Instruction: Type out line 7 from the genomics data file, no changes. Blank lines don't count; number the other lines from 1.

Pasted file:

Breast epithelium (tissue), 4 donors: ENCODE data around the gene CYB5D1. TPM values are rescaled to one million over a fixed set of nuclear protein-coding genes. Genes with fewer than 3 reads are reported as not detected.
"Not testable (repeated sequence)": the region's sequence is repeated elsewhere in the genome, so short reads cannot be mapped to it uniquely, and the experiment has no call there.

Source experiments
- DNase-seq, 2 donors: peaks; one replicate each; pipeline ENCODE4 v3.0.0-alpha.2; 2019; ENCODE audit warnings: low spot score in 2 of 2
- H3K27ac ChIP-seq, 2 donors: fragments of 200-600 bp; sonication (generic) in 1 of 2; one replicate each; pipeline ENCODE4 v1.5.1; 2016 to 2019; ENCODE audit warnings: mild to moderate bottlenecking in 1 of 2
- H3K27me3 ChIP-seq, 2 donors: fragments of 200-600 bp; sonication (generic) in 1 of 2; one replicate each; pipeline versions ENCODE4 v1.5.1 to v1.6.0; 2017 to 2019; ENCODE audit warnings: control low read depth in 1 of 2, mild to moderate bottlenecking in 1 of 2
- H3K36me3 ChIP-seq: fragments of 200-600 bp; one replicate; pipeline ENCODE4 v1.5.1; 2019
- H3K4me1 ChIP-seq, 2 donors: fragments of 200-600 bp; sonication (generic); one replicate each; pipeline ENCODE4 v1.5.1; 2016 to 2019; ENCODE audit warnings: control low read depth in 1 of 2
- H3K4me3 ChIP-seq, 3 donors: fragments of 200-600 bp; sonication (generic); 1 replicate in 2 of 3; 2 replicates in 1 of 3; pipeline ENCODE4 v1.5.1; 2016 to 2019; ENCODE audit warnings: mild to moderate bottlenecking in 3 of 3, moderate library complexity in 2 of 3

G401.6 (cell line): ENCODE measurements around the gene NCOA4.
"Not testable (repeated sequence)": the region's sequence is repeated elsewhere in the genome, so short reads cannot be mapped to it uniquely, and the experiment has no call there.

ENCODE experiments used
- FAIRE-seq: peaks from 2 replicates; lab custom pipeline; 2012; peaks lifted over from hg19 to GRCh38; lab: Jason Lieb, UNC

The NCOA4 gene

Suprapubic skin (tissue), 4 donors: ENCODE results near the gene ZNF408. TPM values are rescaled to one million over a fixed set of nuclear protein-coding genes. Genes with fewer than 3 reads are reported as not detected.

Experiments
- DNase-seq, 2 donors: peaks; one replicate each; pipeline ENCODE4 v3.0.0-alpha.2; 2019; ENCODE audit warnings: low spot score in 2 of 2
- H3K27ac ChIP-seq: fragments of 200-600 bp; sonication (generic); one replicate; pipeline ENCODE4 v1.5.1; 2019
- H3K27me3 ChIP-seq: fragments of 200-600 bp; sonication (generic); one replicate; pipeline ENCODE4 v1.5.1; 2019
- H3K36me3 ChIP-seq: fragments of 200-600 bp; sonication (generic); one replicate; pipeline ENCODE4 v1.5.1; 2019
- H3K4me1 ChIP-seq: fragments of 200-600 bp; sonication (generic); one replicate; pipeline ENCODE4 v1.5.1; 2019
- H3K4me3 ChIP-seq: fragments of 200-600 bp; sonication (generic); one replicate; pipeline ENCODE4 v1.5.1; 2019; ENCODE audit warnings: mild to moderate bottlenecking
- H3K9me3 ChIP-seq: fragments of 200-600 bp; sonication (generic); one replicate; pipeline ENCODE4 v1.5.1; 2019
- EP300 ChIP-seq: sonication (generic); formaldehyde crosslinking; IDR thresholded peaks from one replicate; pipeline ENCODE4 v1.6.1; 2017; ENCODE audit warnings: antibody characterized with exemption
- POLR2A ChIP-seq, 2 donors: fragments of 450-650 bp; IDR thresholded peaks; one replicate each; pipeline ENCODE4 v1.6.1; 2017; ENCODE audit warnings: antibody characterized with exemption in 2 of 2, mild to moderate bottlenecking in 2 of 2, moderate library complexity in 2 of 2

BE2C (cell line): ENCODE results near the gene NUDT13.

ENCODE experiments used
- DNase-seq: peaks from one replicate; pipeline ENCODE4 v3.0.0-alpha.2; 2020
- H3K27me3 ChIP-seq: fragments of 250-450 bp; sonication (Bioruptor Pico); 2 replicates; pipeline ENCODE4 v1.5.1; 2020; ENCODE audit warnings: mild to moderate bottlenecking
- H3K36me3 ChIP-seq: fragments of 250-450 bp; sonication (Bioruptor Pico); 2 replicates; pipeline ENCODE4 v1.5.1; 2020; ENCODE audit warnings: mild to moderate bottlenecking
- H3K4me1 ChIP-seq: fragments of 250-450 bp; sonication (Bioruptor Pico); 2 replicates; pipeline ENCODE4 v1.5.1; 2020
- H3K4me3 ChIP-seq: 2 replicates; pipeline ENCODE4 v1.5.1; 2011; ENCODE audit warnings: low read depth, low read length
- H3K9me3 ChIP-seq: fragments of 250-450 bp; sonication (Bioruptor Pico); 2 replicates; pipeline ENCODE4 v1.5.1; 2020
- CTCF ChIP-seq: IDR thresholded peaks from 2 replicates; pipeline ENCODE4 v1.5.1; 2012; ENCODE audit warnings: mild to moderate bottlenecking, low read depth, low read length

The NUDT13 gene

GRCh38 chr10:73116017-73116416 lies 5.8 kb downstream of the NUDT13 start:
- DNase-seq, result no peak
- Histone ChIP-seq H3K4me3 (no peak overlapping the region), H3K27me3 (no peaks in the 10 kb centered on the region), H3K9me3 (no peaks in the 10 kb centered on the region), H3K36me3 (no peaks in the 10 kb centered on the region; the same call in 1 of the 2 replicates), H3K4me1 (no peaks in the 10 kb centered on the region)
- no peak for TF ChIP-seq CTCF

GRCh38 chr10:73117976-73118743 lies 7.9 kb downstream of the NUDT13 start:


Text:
- H3K36me3 ChIP-seq: fragments of 200-600 bp; one replicate; pipeline ENCODE4 v1.5.1; 2019